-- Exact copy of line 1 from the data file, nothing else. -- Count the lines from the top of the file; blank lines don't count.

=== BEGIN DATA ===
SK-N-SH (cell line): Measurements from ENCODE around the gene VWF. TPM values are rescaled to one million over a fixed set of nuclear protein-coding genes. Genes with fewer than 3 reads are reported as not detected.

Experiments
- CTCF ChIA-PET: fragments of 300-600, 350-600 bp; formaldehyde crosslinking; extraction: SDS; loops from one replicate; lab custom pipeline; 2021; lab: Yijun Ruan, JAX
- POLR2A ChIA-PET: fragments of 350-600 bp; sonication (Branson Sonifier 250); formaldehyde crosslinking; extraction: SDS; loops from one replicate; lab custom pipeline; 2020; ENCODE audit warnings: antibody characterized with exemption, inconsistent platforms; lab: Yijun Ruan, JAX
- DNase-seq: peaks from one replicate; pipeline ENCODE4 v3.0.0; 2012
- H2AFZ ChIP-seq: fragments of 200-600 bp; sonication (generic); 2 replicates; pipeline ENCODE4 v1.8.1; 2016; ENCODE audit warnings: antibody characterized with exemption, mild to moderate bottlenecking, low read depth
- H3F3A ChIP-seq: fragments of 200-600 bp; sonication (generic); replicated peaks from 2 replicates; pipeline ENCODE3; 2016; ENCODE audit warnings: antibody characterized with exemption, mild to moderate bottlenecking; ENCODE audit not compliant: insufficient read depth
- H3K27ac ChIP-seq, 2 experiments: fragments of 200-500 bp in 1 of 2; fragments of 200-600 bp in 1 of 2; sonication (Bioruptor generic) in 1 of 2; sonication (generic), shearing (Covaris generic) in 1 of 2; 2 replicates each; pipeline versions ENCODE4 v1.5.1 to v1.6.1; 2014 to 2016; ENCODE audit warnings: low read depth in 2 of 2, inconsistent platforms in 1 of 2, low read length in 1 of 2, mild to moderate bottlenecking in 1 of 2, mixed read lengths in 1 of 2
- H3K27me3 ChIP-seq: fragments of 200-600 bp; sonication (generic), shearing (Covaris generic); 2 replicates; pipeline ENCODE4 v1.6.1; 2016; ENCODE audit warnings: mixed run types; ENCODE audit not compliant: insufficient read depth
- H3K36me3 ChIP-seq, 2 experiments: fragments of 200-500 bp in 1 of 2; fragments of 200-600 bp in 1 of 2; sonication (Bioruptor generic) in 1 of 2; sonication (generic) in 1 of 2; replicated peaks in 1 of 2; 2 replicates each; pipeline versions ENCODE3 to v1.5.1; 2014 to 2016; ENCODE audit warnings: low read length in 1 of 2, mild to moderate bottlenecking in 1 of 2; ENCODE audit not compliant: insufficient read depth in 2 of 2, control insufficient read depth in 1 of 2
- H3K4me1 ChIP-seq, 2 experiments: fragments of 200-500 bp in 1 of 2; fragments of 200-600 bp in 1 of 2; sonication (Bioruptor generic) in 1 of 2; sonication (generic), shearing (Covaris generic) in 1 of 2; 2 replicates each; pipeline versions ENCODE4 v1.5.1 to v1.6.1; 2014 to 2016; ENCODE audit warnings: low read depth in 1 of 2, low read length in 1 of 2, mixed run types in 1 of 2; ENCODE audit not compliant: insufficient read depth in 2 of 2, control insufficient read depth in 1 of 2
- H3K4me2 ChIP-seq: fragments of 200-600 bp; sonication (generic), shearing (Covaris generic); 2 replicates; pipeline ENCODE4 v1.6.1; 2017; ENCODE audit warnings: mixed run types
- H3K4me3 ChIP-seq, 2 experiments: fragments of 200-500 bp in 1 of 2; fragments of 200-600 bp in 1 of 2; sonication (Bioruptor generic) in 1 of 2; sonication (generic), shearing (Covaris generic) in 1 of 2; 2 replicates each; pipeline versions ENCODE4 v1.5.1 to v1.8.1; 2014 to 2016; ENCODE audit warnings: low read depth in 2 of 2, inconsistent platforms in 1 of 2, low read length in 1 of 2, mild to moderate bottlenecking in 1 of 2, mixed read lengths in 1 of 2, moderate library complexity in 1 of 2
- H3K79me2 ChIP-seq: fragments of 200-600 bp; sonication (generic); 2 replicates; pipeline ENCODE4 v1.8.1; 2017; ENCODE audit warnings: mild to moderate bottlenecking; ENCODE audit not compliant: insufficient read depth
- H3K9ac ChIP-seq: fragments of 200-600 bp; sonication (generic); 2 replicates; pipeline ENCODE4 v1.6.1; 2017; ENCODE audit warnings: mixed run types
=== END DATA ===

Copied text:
SK-N-SH (cell line): Measurements from ENCODE around the gene VWF. TPM values are rescaled to one million over a fixed set of nuclear protein-coding genes. Genes with fewer than 3 reads are reported as not detected.